They say it’s hopeless
trying to make the pass
but Mrs. Shrunk’s baby would not wait
ole Doc here is tired


He was invited in, hot coffee he was given
It’s like making money on poison,” the lady said
“My Doreen is down with a fever,” she intoned
Let me wash my hands and see her


Her appendix was about to rupture
first he ate sourdough bread and
beef stew to get his strength
the kitchen table cleared.


He performed the operation
as the man took care of his horse
then he lanced three boils
pulled an abscessed tooth


Two days later
across the pass he went
just another house call
for the old country doctor.










By Cottage Lady (Patience@bresnan.net)


Spring Blizzard


The day began with a blizzard…



Snow on the first day of April
blowing and drifting
white out conditions existing,


Clouds heavy with snow
hang low as though waiting for
someone to reach up and milk them,


Others more darkly ominous
on the distant horizon
presage more weather to come,


Clouds fly over the land
as though vying with each other
for frequent flier miles,


Gusts of wind flatten
the treetops
like crew cuts,


Other gusts whip
the lake’s waves
into white froth, white caps,


The wind’s processor
changes the texture and
consistency of the landscape.


We wait all winter for this rebirth,
the advent of renewal
though it be slow in coming…


I worry about the slickness underfoot
the biting wind, and
the frailty of feathered things,
the fright of ice in life
both on the earth and in men’s hearts.









By Cottage Lady (Patience@bresnan.net)


Hillsboro Diner


"They say it's hopeless...."



"They say it's hopeless......" Early morning, slate gray dawn,
stars retreating to black holes,
retrieving the paper on the sidewalk,
setting coffee and memories on to perk,


Innocence so lost,
life changed in an instant,
conveyed with a sudden turn, or a few words,
the solemn tick-tock of the clock,


They sit at a Formica tabletop in the Hillsboro Diner,
scratched plastic salt and pepper shakers,
beside a warped container holding
a variety of sugar substitutes,


Hands clasped around
thick white ceramic coffee mugs
shaking slightly, words sinking in,
a certain reality dawning slowly,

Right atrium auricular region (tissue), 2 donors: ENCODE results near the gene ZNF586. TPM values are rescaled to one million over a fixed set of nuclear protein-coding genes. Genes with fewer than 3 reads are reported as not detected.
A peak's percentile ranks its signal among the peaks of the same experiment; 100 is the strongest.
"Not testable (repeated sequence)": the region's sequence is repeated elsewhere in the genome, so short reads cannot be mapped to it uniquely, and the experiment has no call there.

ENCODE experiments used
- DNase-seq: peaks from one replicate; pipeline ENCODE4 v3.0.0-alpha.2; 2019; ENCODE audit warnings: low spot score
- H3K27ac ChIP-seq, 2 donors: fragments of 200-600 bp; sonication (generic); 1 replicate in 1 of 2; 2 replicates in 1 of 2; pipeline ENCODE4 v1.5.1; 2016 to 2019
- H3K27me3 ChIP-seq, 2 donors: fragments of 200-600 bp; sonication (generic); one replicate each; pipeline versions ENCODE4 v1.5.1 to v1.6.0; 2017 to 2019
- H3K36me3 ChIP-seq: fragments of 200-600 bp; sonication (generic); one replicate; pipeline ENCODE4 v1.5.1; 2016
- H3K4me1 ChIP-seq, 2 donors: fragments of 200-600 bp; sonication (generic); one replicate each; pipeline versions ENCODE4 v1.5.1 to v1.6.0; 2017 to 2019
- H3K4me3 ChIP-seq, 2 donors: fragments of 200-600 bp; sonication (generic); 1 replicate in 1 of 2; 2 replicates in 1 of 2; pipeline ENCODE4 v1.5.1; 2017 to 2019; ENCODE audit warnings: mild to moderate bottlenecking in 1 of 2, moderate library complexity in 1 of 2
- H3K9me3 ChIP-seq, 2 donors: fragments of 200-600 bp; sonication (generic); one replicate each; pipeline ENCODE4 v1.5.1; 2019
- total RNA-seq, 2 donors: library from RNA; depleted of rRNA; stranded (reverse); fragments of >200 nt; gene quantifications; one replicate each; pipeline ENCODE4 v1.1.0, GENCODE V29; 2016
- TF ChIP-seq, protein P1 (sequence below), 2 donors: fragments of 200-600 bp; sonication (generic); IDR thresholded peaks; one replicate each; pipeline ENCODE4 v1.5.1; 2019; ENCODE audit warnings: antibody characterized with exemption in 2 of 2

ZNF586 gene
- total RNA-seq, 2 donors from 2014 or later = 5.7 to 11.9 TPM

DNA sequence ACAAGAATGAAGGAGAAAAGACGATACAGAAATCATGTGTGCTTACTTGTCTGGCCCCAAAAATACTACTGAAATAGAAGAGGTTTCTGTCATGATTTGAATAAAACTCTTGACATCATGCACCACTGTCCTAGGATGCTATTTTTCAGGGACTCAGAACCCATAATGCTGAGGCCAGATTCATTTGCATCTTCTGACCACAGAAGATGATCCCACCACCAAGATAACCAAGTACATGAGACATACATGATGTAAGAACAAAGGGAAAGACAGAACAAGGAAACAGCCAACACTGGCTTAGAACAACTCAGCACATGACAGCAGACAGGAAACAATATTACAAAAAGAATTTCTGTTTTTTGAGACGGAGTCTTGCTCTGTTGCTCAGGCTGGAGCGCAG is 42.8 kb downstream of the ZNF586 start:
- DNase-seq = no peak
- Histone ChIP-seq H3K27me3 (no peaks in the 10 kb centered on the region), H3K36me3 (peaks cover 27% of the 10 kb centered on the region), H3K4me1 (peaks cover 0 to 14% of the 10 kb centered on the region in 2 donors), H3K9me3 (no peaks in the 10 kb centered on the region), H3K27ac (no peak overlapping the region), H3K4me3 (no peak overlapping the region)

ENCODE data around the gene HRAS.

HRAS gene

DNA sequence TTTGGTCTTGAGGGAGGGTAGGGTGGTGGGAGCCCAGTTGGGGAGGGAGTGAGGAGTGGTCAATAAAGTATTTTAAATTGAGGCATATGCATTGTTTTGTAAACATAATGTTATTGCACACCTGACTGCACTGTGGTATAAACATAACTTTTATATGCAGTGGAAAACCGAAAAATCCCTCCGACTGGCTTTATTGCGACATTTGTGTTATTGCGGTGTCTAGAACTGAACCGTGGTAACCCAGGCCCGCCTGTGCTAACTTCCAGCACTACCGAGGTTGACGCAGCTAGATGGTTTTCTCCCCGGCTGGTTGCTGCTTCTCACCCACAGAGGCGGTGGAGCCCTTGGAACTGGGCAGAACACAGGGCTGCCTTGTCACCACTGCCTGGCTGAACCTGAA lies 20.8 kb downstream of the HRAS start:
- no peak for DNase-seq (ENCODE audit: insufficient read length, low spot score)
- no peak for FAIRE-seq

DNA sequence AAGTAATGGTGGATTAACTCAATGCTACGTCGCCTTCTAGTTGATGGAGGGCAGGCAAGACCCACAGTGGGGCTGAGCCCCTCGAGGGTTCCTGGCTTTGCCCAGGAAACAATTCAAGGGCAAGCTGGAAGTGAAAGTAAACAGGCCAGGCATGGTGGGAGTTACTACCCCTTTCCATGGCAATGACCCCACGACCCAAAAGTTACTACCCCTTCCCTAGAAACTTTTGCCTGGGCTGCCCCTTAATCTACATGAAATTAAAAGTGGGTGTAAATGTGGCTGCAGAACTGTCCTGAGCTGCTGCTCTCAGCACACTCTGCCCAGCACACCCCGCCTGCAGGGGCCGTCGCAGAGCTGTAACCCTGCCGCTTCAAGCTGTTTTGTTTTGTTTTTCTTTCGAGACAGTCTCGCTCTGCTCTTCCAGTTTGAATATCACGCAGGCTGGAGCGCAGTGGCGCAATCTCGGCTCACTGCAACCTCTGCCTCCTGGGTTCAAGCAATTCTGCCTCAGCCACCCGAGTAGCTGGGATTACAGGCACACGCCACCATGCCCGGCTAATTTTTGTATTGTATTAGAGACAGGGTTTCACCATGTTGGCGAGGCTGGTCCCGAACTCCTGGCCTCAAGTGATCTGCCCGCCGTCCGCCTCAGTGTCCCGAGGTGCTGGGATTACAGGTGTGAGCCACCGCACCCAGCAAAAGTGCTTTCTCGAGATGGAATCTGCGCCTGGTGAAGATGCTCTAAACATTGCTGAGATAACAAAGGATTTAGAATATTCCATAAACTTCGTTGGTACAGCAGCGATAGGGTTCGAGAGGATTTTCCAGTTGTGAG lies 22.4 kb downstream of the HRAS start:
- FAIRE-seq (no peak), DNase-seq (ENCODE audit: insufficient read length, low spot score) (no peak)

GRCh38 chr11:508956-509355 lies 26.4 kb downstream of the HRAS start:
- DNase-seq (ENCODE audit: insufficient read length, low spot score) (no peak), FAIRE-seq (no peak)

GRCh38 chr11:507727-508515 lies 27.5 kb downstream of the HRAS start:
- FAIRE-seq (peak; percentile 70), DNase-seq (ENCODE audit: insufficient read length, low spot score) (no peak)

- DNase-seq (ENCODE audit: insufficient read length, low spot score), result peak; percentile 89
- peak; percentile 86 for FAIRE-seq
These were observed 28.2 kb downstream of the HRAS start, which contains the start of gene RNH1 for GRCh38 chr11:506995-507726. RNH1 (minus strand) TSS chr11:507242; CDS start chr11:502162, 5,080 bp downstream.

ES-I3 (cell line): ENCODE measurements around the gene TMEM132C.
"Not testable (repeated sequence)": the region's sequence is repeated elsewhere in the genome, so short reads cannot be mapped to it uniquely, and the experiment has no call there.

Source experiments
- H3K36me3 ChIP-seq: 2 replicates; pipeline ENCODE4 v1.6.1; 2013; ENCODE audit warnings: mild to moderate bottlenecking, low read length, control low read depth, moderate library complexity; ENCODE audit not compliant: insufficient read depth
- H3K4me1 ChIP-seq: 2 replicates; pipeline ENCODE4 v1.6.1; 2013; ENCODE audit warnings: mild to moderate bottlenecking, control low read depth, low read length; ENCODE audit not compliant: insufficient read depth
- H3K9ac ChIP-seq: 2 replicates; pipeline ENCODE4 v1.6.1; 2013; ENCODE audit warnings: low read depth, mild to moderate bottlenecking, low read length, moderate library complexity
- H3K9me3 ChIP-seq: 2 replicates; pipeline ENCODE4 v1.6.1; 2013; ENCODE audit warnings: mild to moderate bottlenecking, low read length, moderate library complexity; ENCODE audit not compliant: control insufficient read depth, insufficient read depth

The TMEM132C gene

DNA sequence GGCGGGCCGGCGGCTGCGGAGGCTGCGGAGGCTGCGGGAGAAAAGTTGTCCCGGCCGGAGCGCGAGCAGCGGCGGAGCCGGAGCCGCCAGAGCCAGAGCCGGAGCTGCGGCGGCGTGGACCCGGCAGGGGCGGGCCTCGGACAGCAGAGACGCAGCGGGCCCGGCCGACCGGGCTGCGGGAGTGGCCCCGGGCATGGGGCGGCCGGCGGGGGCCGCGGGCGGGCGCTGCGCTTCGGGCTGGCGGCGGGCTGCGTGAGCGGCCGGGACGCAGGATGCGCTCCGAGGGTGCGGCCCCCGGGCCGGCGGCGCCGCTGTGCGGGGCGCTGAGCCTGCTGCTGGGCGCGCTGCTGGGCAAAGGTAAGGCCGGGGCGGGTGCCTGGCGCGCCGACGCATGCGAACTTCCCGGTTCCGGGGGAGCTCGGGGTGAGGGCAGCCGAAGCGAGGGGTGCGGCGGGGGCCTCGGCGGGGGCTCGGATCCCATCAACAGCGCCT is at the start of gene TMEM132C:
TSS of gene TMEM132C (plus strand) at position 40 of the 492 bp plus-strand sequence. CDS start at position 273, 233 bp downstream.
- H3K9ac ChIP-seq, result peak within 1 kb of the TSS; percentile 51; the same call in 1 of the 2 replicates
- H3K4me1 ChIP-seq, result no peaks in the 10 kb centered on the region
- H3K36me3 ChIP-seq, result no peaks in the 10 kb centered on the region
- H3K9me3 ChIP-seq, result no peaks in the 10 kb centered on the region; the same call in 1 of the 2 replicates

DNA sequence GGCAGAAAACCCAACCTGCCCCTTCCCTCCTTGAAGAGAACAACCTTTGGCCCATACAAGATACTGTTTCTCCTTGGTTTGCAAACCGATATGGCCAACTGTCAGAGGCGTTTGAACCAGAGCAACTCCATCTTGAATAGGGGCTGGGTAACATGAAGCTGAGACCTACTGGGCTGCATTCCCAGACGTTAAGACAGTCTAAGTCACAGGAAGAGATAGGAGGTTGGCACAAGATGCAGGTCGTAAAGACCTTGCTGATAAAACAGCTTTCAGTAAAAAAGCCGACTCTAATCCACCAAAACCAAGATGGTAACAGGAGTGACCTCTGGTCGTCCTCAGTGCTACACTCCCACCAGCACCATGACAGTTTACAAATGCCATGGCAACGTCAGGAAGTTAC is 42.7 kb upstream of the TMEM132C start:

“They say it’s hopeless…”
an effort made to swallow
the howl that is rising within.









"It's like making money on poison."

By Phyllis Ann (Starbird55@concast.net)


I had no idea that going to see MarLou would present such an emotional reunion. "I'm sorry to disturb you", I said. I didn't know you were meditating here in the garden. She looked up at me with tears streaming down her face. "I just lost my best friend", she replied with a sobbing, quivering voice.

It was a peaceful family scene of MarLou and just a few close friends and family members. I just happened to be in town and stopped by unannounced to see how she was getting along. I had no idea that I would come face to face with such a scene.

The day had begun with a blizzard of paperwork and telephone calls from my office. I was working from a hotel room and had just taken the afternoon to visit an old friend from college. I had to get back to the hotel to finish my work because I had an early morning flight back East.

"They say its hopeless", wept MarLou, as I watched in helplessness not knowing what was happening. People were milling around the center of the garden looking down at something, and they were all in distress by the looks on their faces.

"It's like making money on poison," she said. I looked at MarLou in confusion, and then she explained. In the center of her lovely flower garden were bunches of beautiful birds that were all dead. Someone was spraying mosquito fog overhead, and it was killing the birds. You would have to know MarLou to understand that she loved all wildlife and was a staunch advocate of banning harmful pesticides, especially those sprayed in the air. All her friends and most of her family were Ornithologists. MarLou worked in research and had a grant from one of the local Universities to do her doctorate on such a study.